Guest Post (and photos) by Ann Voskamp
I‘m sitting there on the side of a windblown road, waiting for the Farmer to bring me a jug of gas.
We’ve knocked on a door. Asked if we could patch through a call to home. Yes, Levi says, when he picks up the phone. Yes, I think Dad’s out in the barn. I’ll go get him. I’ll send him with gas.
But I know there’s no gas in the jug in the shop, nothing in the shed.
I know there’s nothing at home to fill us up.
We huddle in the cold of the van. Hope does next week’s piano theory. She rubs her fingers hard. I don’t even know if the Farmer’s home, if Levi can find him. February howls bitter right through us, moaning for something more. I pray he’s coming for us. Think of that first time he took my face in his hands and kissed me too long in the dark and what he said.
His eyes had caught the light, and he said it slow and I was too young and I’ve gone back to that moment, the way it flashed, a thousand times.
“One thing you can count on is the way I’ll love you.”
He was twenty one when he took my trembling hand and slipped on the band and forever and under the veil, I was still a girl. Girl who hid behind long hair and fear and a prescribed calm that she swallowed down with the water.
The Farmer, he knows how to grow things.
The kind of man that when his wife wavers, he’s held. Girded her with prayer. When she’s cleared out a bedroom closet to fill it with books, held down her side of the room with words, and on his side he reads the farm paper and the book of Proverbs and in the middle, he’s met her, and he’s drawn it all close, and smiled when she’s created and nodded for her to go and said no to any performing and yes to just being and, crazy man, whispered too often about beautiful and asked, please, to believe him and he always, always, always said that everything, always was good. Everything, always…
He has always come. He has always filled up. And when his wife’s canned stories instead of pears and doubted what it is to be a woman and calmed when rocking babies and stitched lines instead of threads, clicked shutters and keys and opened life up to glory, he has always come and and said it is good. Said yes, live.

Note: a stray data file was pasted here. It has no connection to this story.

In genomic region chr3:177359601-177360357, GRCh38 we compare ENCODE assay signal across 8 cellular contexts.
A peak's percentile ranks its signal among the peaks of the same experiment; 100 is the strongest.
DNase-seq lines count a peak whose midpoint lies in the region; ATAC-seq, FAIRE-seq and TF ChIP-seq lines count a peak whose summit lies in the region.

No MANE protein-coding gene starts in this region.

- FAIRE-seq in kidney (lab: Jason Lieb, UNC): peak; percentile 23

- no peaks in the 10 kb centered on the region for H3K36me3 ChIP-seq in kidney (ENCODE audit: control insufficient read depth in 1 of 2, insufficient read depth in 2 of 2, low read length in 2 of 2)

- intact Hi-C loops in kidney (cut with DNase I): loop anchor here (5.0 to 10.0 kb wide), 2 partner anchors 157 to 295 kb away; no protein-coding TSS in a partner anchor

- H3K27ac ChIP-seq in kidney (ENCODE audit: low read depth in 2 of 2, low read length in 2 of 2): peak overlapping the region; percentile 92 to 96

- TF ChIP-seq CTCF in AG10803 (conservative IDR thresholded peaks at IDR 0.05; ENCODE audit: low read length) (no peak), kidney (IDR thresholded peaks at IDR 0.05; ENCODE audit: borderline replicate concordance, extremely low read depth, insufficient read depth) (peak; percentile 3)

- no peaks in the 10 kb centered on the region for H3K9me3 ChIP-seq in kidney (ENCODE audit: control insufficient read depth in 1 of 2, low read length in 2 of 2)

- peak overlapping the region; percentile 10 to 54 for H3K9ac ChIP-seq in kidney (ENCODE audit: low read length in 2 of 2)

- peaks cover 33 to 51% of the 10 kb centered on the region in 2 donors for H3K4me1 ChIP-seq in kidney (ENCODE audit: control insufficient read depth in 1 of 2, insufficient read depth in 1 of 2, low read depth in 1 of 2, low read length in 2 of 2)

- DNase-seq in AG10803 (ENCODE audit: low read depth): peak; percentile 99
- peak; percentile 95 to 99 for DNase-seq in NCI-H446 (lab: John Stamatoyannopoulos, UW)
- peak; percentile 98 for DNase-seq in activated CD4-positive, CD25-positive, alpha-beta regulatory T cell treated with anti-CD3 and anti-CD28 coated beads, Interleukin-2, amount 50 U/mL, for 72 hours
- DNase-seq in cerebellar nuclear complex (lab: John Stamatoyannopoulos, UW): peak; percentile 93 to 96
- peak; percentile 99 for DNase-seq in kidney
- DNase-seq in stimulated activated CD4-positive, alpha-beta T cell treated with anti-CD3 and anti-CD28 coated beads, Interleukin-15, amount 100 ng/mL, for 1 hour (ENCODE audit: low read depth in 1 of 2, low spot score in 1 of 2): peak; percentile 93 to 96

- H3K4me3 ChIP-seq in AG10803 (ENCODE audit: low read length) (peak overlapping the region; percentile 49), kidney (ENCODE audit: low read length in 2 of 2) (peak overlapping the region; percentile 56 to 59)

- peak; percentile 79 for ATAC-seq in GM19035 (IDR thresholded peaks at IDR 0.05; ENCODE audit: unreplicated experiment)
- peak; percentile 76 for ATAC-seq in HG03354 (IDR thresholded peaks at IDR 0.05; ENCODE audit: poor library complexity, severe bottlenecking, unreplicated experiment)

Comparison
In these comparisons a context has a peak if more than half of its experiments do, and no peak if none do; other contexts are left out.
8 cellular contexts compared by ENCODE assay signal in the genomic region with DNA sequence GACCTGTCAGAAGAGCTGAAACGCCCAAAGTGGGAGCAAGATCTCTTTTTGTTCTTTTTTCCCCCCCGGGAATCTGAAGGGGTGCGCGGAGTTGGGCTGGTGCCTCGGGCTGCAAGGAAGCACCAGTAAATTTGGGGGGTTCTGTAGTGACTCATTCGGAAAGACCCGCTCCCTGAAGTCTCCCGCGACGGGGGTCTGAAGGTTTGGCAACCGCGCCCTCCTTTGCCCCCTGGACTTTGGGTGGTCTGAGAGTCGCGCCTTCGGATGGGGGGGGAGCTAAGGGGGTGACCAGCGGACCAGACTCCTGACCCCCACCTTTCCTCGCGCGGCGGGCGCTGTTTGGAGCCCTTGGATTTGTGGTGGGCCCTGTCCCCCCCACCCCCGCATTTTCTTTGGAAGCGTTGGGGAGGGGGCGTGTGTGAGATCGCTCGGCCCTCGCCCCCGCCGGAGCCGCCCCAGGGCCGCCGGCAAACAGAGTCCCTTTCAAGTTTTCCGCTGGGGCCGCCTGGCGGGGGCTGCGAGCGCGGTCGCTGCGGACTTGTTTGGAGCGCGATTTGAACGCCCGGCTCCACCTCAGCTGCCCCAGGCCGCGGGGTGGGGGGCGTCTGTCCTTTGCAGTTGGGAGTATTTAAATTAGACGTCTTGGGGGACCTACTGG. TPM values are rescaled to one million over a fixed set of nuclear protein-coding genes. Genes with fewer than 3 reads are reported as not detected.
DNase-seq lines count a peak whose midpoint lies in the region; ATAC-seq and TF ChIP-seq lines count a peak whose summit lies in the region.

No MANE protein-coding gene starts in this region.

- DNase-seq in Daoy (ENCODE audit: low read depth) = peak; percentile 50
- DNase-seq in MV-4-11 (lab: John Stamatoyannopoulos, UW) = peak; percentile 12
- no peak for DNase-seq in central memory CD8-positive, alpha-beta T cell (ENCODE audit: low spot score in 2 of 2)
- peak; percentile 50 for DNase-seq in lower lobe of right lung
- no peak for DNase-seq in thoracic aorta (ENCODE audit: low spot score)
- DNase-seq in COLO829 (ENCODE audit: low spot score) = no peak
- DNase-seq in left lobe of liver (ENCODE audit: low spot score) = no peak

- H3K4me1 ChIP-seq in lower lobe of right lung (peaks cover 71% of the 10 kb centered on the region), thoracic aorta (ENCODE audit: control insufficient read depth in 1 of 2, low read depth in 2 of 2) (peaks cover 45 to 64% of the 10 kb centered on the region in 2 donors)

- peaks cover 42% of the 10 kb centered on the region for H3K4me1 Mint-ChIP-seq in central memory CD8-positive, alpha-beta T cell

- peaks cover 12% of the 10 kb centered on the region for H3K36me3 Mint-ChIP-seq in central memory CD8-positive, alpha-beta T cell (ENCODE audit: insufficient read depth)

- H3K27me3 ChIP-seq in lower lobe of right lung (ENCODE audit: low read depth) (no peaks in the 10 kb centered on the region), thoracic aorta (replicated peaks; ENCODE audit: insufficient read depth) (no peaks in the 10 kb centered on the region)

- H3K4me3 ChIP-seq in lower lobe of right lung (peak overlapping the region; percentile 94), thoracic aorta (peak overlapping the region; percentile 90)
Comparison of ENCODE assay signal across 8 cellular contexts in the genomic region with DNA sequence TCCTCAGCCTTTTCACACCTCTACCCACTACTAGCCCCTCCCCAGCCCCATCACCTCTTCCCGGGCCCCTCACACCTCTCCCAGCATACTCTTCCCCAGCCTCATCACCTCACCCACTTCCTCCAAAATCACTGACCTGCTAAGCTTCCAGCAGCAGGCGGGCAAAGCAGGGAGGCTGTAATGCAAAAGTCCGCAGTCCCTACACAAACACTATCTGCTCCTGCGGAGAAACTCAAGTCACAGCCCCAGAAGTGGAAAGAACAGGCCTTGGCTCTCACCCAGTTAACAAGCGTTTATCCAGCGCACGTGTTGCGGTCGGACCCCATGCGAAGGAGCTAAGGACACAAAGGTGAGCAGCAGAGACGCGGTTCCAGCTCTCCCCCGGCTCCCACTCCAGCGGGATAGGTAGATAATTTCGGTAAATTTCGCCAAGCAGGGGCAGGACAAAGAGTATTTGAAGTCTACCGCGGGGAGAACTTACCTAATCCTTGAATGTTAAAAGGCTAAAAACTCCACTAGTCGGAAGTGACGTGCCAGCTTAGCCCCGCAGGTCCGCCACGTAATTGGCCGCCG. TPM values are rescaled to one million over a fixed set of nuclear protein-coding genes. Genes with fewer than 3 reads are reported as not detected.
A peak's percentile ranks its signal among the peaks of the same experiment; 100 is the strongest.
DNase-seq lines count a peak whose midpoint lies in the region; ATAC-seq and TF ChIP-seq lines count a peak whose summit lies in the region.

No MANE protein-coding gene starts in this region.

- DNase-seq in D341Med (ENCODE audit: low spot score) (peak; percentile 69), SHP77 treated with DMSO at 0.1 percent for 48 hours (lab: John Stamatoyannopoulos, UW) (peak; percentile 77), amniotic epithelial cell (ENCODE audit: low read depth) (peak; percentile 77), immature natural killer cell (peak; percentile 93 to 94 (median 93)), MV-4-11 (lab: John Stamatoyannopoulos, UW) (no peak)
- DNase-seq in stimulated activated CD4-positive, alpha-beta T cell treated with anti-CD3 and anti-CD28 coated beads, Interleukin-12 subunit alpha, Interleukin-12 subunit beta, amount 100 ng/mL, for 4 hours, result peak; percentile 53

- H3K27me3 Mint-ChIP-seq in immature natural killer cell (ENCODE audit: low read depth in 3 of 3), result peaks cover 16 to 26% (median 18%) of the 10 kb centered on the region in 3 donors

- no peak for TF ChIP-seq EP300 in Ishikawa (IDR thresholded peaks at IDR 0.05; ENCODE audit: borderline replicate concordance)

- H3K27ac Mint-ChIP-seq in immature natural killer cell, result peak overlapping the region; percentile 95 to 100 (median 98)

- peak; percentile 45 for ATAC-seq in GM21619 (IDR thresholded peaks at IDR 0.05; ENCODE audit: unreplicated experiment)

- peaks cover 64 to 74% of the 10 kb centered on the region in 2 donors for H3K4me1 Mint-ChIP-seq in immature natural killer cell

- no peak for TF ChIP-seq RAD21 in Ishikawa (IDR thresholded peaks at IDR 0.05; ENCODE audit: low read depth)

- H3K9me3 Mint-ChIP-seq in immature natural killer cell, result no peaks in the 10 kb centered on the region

The way he has loved has made his wife a woman. This is what a man can do to a woman.
The way he loves her has made her live.
I don’t care how cold the wind blows. He has always come and in air that’s only smiled, he’s strengthened the stalk of me, opened the petals of who I am and I have fit my skin.
It’s near dark when he turns the corner in his truck, when he hauls out a gas jug from the back of the pick-up. I knew he would. I watch him in the rearview mirror. I can’t feel my toes.
After he’s emptied the last of the jug, he opens my door a crack. The wind whips.
“Thank you.” I whisper. He smiles into everything blustery. “But where did you find any gas at home?”
“Town.” He winks.
“You had to leave all you were doing in the the barn, drive all the way into town, get gas, and then drive all the way over here?” Oh. my. I feel …. ill. Frozen and ill. “I am so sorry.”
I look him in the eye. Wondering why? Why he would?
“I love you.” He says it simply. Says it sure into the wind.
And this is why.
Love is not passion. It is the pulse of sacrifice.
When we get home, I make hot chocolate.
Wrap my numb fingers around heat.
Write a love note to him in my half of the Mr. & Mrs. Love Love Letters Journal
Marital love is a demanding and dying thing compared to the stuff of movies and mirages.
The love of imagination is a different beast entirely than love made in the image of a Saviour with nails in His hands.
I need to write down my thanks.
The Farmer writes little with pens. He’s a man who prefers to write his love letters with his life.
After the kids are in bed, we sit with our mugs and our vows.
I rub his back and ask him about the barn and his work and the things he’s thinking about and some tanks can run dry and it takes time to fill them and there are no standing lovers: the only way to love is to lay down.
Lay down plans. Lay down agendas. Lay down self.
Love is always the laying down down.
This is how to make love: Love lays down it’s own wants to lift up the will of another.
Love let’s go of it’s plans — to hold on to a person.
In the dark, we set down our mugs and turn out the lights and the wind moans on and I hear it but I know what still comes.
In our room, we lay down beside each other and sleep under quilts, filled and warm and close.